The current system of organ donation is simply not working. The demand for organs far exceeds the supply, and the gap is only growing. Though the intentions of the drafters of the NOTA and the UAGA were noble, the combination of altruism and voluntary donation embedded in those Acts are not workable solutions to this crisis.

Realizing this pressing need, several proposed solutions have come forward. The least controversial, routine request, has also proven to be ineffective. Presumed consent, though better at obtaining organs, is really conscription in disguise and would amount to a taking without just compensation. Finally, an organ market of any kind would marginalize the poor and create a society where only the rich could afford organs, and the poor would be forced to sell their organs out of desperation.

Organ conscription, with just compensation, is the best way to increase the organ supply and save the lives of those who desperately need an organ. By forcing donation, something that the vast majority of Americans agree upon, it would eliminate the need for transplant tourism and the black market. Since the taking would be compensated, it would fall in line with the Fifth Amendment. With a simple exception for religious beliefs, it would not violate the free exercise clause. Furthermore, it would not exploit the poor or underprivileged and would enable them to obtain life-saving organs as well. No other solution could likely provide as many organs. Organ conscription is therefore the best solution to the current organ shortage. Without this overhaul of our current organ donation system, many Americans will continue to lose their lives needlessly.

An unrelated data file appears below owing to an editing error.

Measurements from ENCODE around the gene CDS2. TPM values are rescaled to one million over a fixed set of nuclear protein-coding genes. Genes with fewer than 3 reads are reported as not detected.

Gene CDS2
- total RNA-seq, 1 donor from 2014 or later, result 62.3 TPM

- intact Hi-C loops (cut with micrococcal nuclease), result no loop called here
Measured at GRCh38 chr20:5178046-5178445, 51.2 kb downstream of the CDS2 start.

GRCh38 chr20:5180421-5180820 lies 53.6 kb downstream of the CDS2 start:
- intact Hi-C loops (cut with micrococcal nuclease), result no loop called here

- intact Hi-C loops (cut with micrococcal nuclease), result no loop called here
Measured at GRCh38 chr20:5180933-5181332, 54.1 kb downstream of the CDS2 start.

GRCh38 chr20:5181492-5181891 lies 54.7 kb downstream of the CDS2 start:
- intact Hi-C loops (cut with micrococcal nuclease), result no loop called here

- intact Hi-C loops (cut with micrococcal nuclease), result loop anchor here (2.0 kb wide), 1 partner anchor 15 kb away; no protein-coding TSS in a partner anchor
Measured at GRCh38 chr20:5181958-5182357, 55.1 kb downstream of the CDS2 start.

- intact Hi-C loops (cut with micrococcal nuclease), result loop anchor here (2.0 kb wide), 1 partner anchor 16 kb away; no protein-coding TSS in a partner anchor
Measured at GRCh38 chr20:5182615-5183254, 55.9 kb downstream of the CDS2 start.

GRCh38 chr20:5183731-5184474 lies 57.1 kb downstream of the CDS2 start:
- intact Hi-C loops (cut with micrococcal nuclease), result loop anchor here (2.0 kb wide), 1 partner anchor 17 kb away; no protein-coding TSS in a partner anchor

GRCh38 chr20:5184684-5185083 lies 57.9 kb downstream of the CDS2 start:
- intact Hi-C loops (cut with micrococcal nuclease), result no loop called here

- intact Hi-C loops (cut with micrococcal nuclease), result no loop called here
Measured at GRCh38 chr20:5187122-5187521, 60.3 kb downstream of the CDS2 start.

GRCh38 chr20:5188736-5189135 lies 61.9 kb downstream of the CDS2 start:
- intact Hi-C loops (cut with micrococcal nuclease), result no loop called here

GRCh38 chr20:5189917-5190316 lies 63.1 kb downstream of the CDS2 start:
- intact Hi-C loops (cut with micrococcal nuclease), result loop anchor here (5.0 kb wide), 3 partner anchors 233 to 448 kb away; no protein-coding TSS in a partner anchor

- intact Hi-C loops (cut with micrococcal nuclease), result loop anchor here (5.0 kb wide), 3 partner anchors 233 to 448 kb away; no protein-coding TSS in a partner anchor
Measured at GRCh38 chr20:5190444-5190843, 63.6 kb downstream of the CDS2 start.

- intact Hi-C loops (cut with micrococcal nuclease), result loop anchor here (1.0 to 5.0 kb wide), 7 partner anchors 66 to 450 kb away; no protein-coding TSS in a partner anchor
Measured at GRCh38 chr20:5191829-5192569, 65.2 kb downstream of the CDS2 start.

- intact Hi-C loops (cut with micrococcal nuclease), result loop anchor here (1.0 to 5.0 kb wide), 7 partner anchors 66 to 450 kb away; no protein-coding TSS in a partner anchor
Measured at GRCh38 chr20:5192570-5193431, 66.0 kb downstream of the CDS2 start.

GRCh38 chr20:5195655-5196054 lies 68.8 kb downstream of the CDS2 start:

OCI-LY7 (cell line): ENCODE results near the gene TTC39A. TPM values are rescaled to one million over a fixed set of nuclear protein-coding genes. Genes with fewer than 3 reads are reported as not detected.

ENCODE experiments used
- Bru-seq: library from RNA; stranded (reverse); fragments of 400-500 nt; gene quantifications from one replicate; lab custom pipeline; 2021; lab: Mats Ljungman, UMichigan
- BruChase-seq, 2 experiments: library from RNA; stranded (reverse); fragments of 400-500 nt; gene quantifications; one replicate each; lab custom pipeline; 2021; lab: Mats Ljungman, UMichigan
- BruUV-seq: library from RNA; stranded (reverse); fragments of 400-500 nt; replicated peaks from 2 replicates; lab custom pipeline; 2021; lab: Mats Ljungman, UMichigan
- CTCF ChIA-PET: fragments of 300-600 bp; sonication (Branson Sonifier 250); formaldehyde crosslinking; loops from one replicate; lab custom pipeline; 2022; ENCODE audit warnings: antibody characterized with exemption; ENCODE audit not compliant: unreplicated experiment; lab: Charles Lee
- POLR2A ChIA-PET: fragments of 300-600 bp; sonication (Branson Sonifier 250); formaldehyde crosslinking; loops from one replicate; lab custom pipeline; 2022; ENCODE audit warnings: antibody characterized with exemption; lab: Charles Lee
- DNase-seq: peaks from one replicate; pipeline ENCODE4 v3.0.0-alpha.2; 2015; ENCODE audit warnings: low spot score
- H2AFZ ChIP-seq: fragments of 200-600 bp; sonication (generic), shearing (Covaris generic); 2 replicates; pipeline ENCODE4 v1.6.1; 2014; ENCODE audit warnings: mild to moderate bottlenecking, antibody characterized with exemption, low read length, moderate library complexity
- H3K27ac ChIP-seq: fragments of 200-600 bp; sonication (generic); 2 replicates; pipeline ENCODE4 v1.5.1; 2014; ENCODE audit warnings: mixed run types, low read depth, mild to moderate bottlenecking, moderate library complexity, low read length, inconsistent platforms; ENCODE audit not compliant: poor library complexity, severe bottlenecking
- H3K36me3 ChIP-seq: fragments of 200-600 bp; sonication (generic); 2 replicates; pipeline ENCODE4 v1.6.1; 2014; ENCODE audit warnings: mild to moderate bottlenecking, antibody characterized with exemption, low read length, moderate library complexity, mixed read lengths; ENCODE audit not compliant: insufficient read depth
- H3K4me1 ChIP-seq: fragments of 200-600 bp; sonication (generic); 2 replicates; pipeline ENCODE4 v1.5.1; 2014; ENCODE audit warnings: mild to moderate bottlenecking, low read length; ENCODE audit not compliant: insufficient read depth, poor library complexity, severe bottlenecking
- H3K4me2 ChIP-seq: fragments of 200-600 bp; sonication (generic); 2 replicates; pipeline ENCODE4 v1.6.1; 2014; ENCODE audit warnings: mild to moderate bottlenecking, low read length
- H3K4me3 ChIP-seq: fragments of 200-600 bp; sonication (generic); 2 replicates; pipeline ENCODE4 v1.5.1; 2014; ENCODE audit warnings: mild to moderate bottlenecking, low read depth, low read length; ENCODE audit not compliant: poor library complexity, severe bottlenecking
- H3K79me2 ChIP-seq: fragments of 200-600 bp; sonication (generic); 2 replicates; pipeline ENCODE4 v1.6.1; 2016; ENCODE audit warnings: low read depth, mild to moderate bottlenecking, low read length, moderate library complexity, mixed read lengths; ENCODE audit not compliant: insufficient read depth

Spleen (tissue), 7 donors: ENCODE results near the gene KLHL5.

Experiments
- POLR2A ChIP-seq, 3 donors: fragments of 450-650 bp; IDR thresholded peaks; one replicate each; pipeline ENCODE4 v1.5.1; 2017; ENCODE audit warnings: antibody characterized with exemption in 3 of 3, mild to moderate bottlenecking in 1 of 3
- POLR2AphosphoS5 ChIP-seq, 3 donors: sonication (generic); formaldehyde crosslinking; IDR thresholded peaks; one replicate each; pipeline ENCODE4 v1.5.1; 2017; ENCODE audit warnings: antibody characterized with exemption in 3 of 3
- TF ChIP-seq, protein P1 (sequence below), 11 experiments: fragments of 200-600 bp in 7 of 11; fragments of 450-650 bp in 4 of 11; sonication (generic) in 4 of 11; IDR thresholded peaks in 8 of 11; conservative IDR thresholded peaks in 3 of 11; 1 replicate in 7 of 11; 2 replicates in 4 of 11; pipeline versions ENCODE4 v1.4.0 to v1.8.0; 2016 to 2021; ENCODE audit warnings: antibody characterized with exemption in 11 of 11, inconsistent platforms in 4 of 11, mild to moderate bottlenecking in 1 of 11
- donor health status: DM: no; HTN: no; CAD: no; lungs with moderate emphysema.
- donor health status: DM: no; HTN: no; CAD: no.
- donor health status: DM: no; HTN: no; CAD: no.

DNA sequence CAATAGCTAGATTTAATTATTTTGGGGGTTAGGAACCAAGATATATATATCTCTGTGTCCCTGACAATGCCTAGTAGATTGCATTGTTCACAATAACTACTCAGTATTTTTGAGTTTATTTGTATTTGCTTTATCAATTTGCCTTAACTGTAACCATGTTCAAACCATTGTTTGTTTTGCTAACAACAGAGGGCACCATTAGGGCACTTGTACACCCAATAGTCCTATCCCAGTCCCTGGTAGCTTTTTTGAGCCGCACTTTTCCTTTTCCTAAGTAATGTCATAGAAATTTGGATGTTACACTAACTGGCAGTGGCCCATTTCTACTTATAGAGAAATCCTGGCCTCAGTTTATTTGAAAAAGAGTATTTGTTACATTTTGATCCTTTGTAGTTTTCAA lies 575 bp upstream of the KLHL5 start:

(1) Hero Soldier's Heart Keeps Giving, CBSNEWS.COM (Aug. I 0, 2009), http://cbs5.eom /health/solider.heart.transplant.2.1121263.html.

(2) Id.

(3) Id.

(4) Id.

(5) Id.

(6) Id.

(7) Id.

(8) Press Release, Donate Life America, Number of Americans Willing to Donate Organs Rises, But Still Not Keeping Pace with Need (Apr. 5, 2010), available at http://www.donate; 25 Facts About Organ Donation and Transplantation,NATIONALKIDNEYFOUNDATION, room/fs_new/25factsorgdon&trans.cfm (last visited Jan. 27, 2011).

(9) Id.